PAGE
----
Sky News has been given exclusive access to a interactive 3D model of the Grenfell Tower which aims to provide an unrivalled understanding of the fire that killed 71 people.
The team of architects, designers and academic researchers are called Forensic Architecture and they focus on investigating human rights violations throughout the world. Grenfell is their first project in the UK.
The agency has scoured TV footage of the night, mobile phone data and witness testimony to recreate what people would have seen and heard and has used this to build a minute-by-minute account of the fire, covering eight hours.
Bob Trafford is one of the researchers working on the project. He said: "We realised that this was an event unprecedented in British history and in London's history and we resolved that there must be a way that we could make a unique contribution to the public understanding of this catastrophe.
"This will be a historical tool, this will be a tool that we hope will be the most complete publicly available record of the circumstances of the night of the fire and it's a record that will be built from all the publicly available information, information that we hope and that we are asking that the public will share with us."
One person with a powerful story to share is Jacqui Haynes. She has lived next to Grenfell Tower for 40 years and was outside that night and saw the flames engulf the building.
She said: "When you watch it just go up in seconds, it just didn't fit with what your mind knows should be happening.
"Then the people screaming and then realising they can't get out and shouting at the windows and waving their phones and screaming. At one point we were standing on the lane and we saw 2 people come flying out of the window."
Jacqui has spent the last nine months fighting to get justice for the Grenfell Community and now heads up the Lancaster West Residents Association.
She said: "We need to stand up for ourselves and make sure we are not just left to live in these conditions. We have to stand up now.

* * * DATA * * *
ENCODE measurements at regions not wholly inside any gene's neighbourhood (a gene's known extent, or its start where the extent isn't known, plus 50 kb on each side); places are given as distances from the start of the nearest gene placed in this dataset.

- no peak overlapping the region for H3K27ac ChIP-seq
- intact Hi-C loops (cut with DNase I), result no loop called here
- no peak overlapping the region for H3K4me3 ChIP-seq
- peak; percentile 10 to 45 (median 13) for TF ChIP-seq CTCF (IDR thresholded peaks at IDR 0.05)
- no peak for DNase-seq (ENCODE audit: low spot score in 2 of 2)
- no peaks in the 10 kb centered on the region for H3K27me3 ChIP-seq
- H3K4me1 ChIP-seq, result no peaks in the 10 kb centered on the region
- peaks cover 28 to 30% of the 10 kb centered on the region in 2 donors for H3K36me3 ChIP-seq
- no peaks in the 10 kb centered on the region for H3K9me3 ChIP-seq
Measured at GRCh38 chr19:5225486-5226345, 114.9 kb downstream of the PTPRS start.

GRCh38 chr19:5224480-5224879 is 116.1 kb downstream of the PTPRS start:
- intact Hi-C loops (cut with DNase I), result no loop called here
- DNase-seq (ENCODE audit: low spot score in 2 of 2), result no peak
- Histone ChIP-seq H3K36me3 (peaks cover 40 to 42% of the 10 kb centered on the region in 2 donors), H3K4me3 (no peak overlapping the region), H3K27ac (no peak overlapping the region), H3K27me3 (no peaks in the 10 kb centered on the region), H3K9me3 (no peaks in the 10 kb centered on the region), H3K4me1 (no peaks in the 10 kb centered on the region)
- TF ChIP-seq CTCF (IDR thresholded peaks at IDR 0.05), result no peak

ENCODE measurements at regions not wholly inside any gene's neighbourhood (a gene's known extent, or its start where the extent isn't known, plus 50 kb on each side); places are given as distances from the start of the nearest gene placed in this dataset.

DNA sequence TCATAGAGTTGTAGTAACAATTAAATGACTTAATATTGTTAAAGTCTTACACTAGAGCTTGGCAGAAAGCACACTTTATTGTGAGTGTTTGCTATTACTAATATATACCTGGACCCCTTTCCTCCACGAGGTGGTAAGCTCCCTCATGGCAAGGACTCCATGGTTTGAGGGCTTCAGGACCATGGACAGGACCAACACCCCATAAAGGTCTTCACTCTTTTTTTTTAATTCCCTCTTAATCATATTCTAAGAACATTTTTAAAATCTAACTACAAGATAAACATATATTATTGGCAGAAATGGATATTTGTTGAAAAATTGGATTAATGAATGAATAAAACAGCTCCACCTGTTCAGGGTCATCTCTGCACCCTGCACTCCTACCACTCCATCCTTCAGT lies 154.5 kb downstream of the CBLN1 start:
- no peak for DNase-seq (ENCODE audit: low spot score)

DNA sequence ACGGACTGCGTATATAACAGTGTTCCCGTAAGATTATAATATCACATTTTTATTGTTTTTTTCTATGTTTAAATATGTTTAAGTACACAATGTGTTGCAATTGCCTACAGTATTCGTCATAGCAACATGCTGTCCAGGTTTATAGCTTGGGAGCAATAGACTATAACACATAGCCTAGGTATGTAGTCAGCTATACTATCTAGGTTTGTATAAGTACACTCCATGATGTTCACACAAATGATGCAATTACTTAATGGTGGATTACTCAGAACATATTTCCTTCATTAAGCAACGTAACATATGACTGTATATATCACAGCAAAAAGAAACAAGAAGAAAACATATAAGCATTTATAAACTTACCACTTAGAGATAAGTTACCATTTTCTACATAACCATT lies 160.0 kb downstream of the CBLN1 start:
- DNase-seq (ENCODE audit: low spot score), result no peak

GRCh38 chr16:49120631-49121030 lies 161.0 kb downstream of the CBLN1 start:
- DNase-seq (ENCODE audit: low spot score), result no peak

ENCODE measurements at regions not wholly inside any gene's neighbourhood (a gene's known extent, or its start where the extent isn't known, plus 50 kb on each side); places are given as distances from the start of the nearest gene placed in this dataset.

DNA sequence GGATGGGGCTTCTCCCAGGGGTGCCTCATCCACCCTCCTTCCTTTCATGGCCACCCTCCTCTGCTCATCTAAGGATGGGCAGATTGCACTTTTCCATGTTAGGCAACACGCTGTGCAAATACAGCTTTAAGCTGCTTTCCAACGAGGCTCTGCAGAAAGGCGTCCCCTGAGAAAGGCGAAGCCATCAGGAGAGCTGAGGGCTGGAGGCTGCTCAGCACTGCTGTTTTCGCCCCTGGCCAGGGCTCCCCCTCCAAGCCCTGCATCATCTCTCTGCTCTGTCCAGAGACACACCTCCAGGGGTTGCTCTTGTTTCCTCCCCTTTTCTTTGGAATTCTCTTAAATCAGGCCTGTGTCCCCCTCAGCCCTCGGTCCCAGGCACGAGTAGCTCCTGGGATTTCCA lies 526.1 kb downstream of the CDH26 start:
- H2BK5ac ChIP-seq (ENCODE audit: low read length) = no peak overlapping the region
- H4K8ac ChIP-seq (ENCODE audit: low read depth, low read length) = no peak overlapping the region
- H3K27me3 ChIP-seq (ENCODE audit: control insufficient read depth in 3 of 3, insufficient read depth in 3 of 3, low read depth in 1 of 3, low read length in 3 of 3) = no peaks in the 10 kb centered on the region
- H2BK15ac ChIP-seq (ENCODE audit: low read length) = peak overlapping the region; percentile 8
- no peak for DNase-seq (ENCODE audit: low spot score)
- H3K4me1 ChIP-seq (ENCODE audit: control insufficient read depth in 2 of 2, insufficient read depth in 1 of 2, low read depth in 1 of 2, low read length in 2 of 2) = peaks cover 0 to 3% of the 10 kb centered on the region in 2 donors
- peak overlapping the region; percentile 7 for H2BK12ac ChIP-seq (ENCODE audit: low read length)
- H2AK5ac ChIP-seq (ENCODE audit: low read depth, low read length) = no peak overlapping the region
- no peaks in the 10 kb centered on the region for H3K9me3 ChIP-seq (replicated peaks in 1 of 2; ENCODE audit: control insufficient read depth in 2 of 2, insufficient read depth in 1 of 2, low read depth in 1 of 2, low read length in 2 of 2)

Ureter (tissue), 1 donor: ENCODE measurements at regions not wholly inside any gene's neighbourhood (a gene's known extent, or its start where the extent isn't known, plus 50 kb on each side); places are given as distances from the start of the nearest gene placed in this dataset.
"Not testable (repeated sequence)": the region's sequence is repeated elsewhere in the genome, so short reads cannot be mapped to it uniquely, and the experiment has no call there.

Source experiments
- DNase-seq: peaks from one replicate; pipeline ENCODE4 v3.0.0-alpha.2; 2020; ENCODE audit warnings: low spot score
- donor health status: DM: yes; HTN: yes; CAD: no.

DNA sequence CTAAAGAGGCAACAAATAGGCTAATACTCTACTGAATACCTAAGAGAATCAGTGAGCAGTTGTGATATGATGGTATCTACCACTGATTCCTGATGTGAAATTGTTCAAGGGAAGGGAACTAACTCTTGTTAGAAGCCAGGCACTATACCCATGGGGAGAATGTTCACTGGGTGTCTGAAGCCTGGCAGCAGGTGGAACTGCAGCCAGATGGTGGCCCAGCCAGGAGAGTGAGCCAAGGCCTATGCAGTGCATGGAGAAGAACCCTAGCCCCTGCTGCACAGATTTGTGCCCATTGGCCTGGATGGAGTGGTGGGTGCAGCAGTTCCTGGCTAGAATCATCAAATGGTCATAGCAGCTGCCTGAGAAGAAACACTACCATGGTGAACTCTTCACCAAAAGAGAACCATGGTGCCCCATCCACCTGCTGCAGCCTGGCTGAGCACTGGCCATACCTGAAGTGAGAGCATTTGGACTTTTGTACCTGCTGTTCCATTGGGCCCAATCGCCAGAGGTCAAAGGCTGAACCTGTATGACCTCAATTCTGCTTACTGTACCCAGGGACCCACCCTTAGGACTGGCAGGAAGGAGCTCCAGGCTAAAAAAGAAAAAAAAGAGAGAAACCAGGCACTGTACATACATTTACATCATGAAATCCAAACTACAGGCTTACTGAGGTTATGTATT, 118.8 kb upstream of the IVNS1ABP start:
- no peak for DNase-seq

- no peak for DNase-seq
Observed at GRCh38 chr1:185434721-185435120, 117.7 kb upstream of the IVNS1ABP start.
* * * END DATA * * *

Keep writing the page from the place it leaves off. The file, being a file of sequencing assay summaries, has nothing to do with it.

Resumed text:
"It's our neighbours, it's our friends, people who we've known long enough to be like family. It wasn't just the tower burning that night it was like we were on fire."
Antonio Roncolato was one of hundreds of people trapped inside the Tower as the fire raged. He lived on the 10th floor with his son Christopher for almost 30 years.
He survived in his flat for five hours, doing all he could to stay safe as the fire spread around him.
He said: "The moment I opened the door, a lot of smoke came in. Very hot, very strong, very dark. Pitch dark. And I realised, hold on a second, here you're in big trouble.
"So I closed the door quickly, went to the bathroom and I rinsed my eyes a little bit and then Christopher from downstairs sent me a picture of the tower burning and it was not, like, a small fire, it was like the whole side of the tower was on fire.
"So then I said 'Okay, you have to make sure that you now do the right thing because if you do something wrong you might not be able to get out alive from here'."
"I made all my towels, bed towels, bath towels, bed linen, everything wet, and I tried to put it against the windows or on the windows themselves to try and contain the smoke from coming in. Smoke did come in and started filling up the living room and kitchen."
Antonio was one of the last people to leave the building alive. He was finally rescued at 6.30 in the morning.
"I was leaning my elbow onto the handrail because I could not see anything. Don't forget, I was totally blind because of the towel that I had on me.
"So, basically, we went down very quickly, synchronised, and as we reached the lower part of the tower then I could hear voices and, in no time, we were downstairs."
Antonio and Christopher have now moved out of a hotel and into temporary accommodation and are trying to get their lives back to some sort of normality.
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But like all those affected by the fire, they say their most pressing concern is getting the answers they need.
The team at Forensic Architecture are hoping their digital model might provide some.